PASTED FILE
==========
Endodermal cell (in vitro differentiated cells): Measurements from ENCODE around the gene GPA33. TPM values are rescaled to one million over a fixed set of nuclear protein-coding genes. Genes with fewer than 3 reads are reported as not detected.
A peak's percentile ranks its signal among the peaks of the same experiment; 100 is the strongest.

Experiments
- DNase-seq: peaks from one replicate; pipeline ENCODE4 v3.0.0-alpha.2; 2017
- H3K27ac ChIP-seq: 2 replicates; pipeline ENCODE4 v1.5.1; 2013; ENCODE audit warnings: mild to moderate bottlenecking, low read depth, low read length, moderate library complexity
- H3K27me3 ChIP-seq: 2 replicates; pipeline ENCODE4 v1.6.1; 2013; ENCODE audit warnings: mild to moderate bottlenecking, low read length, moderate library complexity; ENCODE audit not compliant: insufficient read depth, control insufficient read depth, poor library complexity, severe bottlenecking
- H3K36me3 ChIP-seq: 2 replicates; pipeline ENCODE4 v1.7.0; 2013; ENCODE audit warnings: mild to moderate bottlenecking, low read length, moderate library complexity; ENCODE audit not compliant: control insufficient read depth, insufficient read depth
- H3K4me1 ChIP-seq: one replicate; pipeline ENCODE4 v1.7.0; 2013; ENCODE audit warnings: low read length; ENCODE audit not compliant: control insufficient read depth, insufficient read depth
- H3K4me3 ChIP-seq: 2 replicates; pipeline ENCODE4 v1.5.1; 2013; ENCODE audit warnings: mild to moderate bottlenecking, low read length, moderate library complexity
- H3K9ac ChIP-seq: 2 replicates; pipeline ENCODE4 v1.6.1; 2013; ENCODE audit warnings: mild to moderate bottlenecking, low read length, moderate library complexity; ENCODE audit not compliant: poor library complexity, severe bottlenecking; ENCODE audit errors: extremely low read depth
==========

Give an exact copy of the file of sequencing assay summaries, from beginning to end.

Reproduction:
Endodermal cell (in vitro differentiated cells): Measurements from ENCODE around the gene GPA33. TPM values are rescaled to one million over a fixed set of nuclear protein-coding genes. Genes with fewer than 3 reads are reported as not detected.
A peak's percentile ranks its signal among the peaks of the same experiment; 100 is the strongest.

Experiments
- DNase-seq: peaks from one replicate; pipeline ENCODE4 v3.0.0-alpha.2; 2017
- H3K27ac ChIP-seq: 2 replicates; pipeline ENCODE4 v1.5.1; 2013; ENCODE audit warnings: mild to moderate bottlenecking, low read depth, low read length, moderate library complexity
- H3K27me3 ChIP-seq: 2 replicates; pipeline ENCODE4 v1.6.1; 2013; ENCODE audit warnings: mild to moderate bottlenecking, low read length, moderate library complexity; ENCODE audit not compliant: insufficient read depth, control insufficient read depth, poor library complexity, severe bottlenecking
- H3K36me3 ChIP-seq: 2 replicates; pipeline ENCODE4 v1.7.0; 2013; ENCODE audit warnings: mild to moderate bottlenecking, low read length, moderate library complexity; ENCODE audit not compliant: control insufficient read depth, insufficient read depth
- H3K4me1 ChIP-seq: one replicate; pipeline ENCODE4 v1.7.0; 2013; ENCODE audit warnings: low read length; ENCODE audit not compliant: control insufficient read depth, insufficient read depth
- H3K4me3 ChIP-seq: 2 replicates; pipeline ENCODE4 v1.5.1; 2013; ENCODE audit warnings: mild to moderate bottlenecking, low read length, moderate library complexity
- H3K9ac ChIP-seq: 2 replicates; pipeline ENCODE4 v1.6.1; 2013; ENCODE audit warnings: mild to moderate bottlenecking, low read length, moderate library complexity; ENCODE audit not compliant: poor library complexity, severe bottlenecking; ENCODE audit errors: extremely low read depth